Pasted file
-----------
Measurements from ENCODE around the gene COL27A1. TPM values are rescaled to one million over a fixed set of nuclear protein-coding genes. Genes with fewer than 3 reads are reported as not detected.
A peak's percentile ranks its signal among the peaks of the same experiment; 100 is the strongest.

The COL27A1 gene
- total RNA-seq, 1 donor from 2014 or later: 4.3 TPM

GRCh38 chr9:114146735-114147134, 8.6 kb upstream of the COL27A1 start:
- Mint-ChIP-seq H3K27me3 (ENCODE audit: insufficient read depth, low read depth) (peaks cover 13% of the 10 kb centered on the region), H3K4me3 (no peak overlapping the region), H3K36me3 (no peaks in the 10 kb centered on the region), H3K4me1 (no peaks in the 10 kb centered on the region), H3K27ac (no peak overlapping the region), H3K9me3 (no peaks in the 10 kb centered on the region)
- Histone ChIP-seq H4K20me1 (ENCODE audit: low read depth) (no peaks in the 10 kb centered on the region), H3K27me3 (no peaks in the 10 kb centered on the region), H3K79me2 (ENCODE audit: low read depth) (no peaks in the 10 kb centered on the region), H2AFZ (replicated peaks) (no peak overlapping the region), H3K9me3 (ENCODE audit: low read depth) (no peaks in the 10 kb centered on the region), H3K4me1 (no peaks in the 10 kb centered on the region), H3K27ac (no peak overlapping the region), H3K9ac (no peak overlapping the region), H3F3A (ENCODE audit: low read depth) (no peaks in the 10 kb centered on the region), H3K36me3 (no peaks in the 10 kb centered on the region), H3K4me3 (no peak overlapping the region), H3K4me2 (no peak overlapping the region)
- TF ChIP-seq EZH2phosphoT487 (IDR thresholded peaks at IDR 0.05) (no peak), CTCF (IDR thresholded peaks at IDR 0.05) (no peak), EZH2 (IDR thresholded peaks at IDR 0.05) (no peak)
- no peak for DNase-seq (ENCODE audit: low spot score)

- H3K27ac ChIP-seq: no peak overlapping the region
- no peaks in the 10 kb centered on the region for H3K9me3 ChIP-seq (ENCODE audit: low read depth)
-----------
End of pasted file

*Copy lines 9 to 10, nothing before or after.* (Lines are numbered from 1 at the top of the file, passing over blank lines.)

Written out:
- no peak for DNase-seq (ENCODE audit: low spot score)

- H3K27ac ChIP-seq: no peak overlapping the region